The Timing

Motions for summary judgment are governed by Federal Rule of Civil Procedure 56, and the time for bringing a motion for summary judgment is “any time until 30 days after the close of all discovery.”

However, this deadline will almost always be different, so, as always, you need to check the Local Rules, your judge’s local rules, and your case’s Scheduling and Case Management Order.

Motions for summary judgment can be brought as soon as you have enough uncontroverted evidence to establish your case. However, under Rule 56(d), if discovery has not yet closed, the opposing party can claim that “it cannot present facts essential to justify its opposition.” If the Court finds the opposing party’s claims meritorious, it can defer consideration of or deny the motion or allow additional time for discovery. However, Rule 56(d) requires the filing of an affidavit or declaration that demonstrates the “specified reasons” why the opposing party cannot present the facts essential to justify its opposition.  Thus, conclusory statements in the brief are not enough.

And, do not forget that Local Rules may require you to meet and confer prior to filing a motion for summary judgment.  See, e.g., Central District Local Rule 7-3.

Drafting Your Opening, Opposing, or Closing Brief

1.     Follow the standard format for a motion: Introduction, Factual and Procedural History, Argument, Conclusion.

2.     The introduction should tell the Court your side of the story in summary format, including why you win under the law and as a matter of fairness.

3.     Have a theme that is presented in the introduction, and return to it throughout your brief(s).

4.     Be organized! Make the Court’s job easy by making the facts and law contained in your brief easy to read, understand, and find. Headings that are meaningful are key.

5.     Lead with your strongest argument.

6.     But, be sure you deal with any contrary authority. Better to lose a motion than to lose your credibility with the Court. Once it’s gone, it’s extremely difficult to regain.

7.     Be an advocate for your client, but do not be nasty or unprofessional.

8.     Start your Opposition as soon as possible, even before you receive your opponent’s Opening Brief. The Opposition and all the supporting evidence is incredibly time consuming to draft and organize, and you may only have seven days in which to do it.

9.     Some judges and law clerks really do read the Reply first, so do not simply cut and paste from your Opening Brief. The Reply is a huge opportunity to tell the Court what your opponent failed to address/argue or why their evidence and argument is inferior to yours (and, in either case, why you win).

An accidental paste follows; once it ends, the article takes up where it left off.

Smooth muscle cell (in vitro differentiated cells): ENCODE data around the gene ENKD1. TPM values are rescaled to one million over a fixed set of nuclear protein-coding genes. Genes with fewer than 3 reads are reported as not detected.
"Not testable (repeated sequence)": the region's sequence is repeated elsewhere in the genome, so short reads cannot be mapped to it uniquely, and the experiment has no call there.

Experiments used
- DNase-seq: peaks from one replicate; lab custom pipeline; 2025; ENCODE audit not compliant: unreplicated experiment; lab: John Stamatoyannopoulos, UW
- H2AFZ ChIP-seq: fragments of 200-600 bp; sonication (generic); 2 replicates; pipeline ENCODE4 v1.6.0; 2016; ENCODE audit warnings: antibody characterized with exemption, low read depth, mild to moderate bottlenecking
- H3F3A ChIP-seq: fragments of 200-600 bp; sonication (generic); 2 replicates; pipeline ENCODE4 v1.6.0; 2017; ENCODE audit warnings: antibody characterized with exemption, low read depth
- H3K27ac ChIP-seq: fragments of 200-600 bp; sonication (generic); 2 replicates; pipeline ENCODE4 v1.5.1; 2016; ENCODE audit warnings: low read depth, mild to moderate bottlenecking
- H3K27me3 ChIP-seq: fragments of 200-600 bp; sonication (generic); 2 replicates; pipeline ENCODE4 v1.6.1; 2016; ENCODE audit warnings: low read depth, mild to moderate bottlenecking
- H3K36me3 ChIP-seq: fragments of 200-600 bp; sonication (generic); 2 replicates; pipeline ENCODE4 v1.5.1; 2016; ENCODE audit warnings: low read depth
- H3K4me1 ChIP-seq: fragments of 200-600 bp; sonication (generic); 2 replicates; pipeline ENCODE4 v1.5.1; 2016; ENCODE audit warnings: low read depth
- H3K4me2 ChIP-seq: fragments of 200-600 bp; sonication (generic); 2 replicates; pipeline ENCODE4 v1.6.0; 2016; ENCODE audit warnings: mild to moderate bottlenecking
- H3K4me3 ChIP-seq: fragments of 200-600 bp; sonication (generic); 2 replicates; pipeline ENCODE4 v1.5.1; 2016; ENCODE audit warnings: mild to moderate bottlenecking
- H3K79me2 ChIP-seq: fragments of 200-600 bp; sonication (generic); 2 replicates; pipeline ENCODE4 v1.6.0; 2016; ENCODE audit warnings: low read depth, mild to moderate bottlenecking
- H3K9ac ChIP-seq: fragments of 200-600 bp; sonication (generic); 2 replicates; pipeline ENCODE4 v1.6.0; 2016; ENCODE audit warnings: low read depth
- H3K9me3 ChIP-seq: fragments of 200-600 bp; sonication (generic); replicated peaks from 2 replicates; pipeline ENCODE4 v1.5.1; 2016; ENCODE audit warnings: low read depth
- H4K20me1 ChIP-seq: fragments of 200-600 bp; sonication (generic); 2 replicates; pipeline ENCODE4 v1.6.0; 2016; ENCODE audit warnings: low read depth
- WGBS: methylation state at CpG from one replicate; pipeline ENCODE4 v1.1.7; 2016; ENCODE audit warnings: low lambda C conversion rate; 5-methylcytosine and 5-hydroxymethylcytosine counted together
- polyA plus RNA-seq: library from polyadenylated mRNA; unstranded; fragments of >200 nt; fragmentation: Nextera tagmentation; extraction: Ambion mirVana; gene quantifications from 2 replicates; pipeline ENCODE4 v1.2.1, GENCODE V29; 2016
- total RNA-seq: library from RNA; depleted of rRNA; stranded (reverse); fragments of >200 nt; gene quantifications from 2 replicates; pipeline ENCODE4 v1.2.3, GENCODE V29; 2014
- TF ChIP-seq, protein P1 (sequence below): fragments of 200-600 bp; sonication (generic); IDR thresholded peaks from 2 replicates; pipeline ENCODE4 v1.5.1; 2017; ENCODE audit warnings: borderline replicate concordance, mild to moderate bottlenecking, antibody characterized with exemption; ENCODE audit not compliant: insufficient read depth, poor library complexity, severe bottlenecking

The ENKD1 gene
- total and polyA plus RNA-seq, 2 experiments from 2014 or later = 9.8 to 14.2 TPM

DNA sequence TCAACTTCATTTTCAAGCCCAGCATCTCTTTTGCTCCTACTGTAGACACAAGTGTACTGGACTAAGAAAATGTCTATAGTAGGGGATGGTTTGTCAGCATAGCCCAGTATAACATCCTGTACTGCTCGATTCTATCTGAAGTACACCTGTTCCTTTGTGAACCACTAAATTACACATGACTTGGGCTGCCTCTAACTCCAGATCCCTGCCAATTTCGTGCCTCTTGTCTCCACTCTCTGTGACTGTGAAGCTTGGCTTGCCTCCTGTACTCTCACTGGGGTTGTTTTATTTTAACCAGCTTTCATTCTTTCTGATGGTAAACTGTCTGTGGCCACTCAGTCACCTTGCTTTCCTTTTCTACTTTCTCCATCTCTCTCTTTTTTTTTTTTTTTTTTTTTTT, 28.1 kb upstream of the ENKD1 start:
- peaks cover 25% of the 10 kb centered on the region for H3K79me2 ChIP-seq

10.  Other judges and law clerks read the Statement of Undisputed Facts/Separate Statement (where required) first. Follow the format required, if one is given. Otherwise, make it easy-to-read for the Court. In addition, have as few facts as possible in your Separate Statement – not every fact you use in your brief must be in the Separate Statement, only the material facts that you are relying upon.

Tips Regarding Motions for Summary Judgment

1.     Generally, all evidence must be provided to the Court, even if previously submitted in connection with another motion.

2.     Organize your evidence as if for trial – tabs, labels, table of contents, etc. And, follow all the Local Rules and the judge’s local rules, no matter how silly they seem – they matter to your judge!

3.     Do not submit blanket or boilerplate objections – this is a waste of time and resources.

4.     Lodge a proposed order (Check Local Rules).

5.     Lodge a proposed judgment (Check Local Rules).

6.     If the other side files a motion for summary judgment and you agree that the issue is a matter of law, consider a cross-motion and a stipulated set of facts.

7.     Do not attempt to sidestep the page limitation by filing multiple summary judgment motions or using crazy margins and/or font sizes – ask the Court for more pages if you really need them.

8.     Do not assume you will have oral argument.

9.     If you do have oral argument, be prepared, be prepared, be prepared.

10.  Know the deadline for filing your motion for summary judgment, which is different than the last day for it to be heard.